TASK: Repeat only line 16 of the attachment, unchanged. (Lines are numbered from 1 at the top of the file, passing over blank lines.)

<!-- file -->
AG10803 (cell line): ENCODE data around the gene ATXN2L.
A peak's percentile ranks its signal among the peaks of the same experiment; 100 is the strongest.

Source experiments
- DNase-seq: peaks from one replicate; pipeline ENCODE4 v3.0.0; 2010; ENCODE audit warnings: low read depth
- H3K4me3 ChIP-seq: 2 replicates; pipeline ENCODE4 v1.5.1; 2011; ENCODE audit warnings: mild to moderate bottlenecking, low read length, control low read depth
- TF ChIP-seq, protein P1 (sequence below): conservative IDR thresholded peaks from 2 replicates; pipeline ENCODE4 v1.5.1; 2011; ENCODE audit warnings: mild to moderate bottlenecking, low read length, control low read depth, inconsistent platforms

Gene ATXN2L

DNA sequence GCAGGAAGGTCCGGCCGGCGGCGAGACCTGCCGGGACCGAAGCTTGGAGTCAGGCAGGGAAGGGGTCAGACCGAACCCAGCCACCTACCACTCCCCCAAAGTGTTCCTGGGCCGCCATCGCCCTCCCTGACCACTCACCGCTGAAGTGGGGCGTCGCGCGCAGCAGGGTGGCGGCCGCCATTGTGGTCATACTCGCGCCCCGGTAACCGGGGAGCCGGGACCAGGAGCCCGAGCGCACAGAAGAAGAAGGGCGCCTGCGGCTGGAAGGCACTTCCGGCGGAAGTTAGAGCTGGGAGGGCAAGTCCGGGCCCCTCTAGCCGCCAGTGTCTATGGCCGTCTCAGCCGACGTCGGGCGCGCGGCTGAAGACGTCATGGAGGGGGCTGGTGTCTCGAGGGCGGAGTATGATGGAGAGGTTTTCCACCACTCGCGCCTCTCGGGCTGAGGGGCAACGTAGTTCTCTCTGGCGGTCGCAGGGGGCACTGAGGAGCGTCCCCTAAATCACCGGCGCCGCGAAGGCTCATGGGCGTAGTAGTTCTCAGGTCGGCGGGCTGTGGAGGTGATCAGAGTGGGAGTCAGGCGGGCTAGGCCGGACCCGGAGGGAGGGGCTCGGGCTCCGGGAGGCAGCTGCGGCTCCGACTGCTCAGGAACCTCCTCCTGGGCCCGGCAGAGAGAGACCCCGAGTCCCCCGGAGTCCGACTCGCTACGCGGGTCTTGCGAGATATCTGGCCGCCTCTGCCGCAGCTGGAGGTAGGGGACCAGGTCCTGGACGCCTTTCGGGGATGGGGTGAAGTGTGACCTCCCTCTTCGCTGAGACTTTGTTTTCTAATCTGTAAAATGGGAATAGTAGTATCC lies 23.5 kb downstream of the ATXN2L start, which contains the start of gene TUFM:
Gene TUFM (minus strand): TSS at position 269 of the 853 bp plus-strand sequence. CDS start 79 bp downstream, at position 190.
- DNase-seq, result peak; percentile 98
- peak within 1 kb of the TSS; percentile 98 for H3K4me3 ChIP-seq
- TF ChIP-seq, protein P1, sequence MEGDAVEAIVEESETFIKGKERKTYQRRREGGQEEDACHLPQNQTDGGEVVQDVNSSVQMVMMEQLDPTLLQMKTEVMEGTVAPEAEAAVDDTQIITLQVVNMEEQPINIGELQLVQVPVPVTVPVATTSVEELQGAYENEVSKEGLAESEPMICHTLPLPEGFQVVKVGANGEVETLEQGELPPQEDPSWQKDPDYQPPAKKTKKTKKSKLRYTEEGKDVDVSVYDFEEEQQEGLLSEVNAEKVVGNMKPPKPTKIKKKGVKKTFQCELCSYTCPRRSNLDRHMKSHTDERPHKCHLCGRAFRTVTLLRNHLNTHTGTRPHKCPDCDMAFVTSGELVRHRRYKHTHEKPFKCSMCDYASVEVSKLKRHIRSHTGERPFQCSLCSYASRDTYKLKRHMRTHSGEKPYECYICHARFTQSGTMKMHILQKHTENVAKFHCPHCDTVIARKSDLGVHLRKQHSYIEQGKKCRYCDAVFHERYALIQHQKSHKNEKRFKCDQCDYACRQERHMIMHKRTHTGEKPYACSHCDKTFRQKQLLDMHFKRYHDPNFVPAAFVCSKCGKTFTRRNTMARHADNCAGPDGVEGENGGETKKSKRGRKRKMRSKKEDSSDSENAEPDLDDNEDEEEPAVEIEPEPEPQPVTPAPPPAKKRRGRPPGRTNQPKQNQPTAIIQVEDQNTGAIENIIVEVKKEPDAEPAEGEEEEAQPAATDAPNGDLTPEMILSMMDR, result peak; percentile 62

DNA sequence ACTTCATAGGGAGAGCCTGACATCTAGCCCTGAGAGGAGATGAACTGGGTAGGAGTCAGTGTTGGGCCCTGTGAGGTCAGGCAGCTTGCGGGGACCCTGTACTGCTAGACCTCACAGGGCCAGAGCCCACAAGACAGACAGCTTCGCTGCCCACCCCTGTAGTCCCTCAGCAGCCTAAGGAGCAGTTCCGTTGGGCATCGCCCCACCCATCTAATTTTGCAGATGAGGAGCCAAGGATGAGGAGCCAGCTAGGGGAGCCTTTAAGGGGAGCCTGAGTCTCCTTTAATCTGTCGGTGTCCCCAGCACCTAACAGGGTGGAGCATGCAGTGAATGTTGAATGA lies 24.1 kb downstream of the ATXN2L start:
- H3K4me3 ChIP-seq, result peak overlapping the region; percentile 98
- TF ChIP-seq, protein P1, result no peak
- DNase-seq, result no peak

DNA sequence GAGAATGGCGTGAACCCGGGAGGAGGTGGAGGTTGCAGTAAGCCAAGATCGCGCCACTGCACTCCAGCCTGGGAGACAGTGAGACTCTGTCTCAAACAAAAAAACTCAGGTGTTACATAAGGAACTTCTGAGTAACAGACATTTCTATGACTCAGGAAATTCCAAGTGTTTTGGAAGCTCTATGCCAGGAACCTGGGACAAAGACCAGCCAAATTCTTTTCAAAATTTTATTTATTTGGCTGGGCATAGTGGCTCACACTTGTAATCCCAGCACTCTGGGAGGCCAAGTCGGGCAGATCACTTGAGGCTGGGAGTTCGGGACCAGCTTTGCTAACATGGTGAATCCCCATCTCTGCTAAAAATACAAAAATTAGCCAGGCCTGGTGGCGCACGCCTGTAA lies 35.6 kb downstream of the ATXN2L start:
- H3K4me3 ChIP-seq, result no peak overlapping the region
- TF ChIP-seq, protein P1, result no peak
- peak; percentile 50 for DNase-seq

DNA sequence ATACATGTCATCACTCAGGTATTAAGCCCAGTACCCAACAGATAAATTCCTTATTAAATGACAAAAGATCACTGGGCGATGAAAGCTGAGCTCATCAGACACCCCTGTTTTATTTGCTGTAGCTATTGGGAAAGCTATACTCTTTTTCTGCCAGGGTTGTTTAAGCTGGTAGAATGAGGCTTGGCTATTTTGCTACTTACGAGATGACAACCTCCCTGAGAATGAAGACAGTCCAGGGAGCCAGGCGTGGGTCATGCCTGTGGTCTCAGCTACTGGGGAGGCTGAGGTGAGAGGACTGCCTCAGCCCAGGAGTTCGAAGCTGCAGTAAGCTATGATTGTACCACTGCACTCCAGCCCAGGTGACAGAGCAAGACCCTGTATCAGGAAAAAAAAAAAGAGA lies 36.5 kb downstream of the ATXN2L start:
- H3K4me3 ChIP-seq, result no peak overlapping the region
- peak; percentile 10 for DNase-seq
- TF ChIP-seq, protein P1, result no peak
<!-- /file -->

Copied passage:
- DNase-seq, result no peak